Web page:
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U.S. Preventive Services Task Force Releases Draft Screening Recommendations
Apr 20, 2015

The United States Preventive Services Task Force (USPSTF) has posted for public comment a draft recommendation statement for breast cancer screening. The panel says the decision to start screening mammography in women prior to age 50 years should be an individual one. The Task Force recommends that women ages 50 to 74 receive screening mammography every two years. For women 75 and older, the panel says current science is inadequate to recommend for or against screening.

Below are comments from Richard C. Wender, M.D., chief cancer control officer of the American Cancer Society in response to the news.

"The United States Preventive Services Task Force (USPSTF) evaluated the evidence that has emerged since its last update (2009) and has reconfirmed its conclusion that mammography reduces breast cancer deaths for women 40 and older. The panel recommends that all women ages 50 to 74 be screened every 2 years, giving this recommendation a 'B' rating. The panel concluded that the benefits of screening women in their 40s are greater than the harms but that the difference is small. For this reason, the panel gave screening women in their 40s a 'C' rating.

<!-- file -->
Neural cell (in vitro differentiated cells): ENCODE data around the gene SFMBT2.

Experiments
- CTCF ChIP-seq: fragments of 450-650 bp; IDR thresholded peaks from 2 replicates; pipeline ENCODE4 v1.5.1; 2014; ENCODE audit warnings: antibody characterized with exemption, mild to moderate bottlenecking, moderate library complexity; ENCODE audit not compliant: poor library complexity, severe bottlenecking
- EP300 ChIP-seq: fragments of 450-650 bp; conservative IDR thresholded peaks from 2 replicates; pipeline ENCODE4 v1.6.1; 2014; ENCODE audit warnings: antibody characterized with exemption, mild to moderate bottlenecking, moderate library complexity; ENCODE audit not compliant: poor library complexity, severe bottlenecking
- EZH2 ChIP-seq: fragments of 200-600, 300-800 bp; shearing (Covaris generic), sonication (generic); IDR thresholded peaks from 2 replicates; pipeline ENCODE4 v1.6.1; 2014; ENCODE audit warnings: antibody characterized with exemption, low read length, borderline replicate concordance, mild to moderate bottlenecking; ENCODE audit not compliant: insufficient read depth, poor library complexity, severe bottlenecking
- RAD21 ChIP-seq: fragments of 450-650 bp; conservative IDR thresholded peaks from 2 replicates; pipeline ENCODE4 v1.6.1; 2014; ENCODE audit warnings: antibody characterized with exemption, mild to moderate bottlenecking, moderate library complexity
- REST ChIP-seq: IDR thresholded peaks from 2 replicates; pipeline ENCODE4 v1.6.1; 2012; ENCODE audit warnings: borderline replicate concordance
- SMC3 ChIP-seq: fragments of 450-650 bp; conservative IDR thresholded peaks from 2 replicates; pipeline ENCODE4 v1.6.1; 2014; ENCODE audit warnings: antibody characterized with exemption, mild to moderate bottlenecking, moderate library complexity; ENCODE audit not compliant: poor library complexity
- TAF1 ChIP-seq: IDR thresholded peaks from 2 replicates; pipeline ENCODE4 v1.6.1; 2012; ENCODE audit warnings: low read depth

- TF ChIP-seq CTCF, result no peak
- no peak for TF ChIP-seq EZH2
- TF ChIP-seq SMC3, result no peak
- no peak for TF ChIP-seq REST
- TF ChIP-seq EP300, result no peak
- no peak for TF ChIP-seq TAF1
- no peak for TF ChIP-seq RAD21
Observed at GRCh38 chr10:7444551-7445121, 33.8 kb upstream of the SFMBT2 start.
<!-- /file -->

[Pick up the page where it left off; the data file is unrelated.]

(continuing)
"A 'C' rating is not a recommendation against mammography. In 2012, the USPSTF changed the definition of a 'C' rating to clarify that it means a woman should make an individualized decision with her doctor about whether to start mammography in her 40s based on her values, preferences, and health history. Nonetheless, coverage for screenings that receive a 'C' rating from USPSTF is not mandated under the Affordable Care Act.

“While empowering women to make an informed decision about screening is laudable and something that the American Cancer Society also recommends, we are concerned that the 'C' rating might lead to coverage for fewer women and more out of pocket costs for women in their 40s. Costs should not be a deterrent to women who otherwise would seek to have a mammogram.

"It’s important to remember that these are draft guidelines being posted for public comment. The American Cancer Society, working with its advocacy affiliate, the American Cancer Society Cancer Action Network (ACS CAN), strongly supports coverage of breast cancer screening for women in their 40s, and will work to ensure that coverage remains available for screening when a woman and her doctor decide it is in her best interest.”